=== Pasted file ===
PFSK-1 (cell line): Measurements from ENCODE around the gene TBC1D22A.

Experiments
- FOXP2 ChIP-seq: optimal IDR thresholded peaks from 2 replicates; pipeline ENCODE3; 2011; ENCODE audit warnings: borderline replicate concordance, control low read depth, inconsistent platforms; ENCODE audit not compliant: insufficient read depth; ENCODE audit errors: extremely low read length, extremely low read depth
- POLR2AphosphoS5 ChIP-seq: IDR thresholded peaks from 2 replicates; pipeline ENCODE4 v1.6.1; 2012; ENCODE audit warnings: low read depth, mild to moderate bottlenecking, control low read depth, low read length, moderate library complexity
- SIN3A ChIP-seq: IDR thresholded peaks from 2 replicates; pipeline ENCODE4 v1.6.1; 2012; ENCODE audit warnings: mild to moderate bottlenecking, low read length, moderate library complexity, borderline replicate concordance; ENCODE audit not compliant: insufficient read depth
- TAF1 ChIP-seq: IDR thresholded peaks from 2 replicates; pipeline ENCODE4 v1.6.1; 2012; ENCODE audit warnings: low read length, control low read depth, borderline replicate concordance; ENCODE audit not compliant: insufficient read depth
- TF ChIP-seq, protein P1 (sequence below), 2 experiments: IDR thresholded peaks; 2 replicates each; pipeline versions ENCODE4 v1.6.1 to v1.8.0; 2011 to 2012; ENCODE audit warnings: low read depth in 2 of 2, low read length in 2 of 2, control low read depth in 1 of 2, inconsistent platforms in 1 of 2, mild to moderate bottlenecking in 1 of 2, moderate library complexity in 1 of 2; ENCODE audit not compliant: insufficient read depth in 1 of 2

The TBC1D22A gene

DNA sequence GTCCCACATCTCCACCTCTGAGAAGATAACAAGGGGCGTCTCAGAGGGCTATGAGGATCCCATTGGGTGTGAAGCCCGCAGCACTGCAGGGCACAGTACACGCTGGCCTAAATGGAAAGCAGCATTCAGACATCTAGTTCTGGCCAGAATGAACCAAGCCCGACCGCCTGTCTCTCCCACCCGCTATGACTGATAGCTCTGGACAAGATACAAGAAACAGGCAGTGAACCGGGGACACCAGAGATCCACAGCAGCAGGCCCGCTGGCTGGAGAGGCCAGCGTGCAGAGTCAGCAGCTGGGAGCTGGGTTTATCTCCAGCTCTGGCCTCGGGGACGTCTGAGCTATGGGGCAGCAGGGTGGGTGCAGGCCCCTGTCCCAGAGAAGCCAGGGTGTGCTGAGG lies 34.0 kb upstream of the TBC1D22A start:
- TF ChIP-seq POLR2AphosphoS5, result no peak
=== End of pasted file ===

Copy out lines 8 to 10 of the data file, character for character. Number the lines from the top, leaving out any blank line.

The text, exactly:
The TBC1D22A gene

DNA sequence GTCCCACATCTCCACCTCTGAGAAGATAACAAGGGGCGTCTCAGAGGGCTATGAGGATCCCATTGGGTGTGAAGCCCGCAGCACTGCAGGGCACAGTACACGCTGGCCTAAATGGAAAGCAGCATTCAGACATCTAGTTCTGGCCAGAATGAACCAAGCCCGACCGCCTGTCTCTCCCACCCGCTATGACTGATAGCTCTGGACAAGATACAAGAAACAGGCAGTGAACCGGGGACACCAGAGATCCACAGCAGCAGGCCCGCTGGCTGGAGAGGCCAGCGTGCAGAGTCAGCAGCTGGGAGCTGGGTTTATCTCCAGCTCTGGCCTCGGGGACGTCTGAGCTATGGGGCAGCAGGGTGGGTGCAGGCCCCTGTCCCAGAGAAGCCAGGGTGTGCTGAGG lies 34.0 kb upstream of the TBC1D22A start:
- TF ChIP-seq POLR2AphosphoS5, result no peak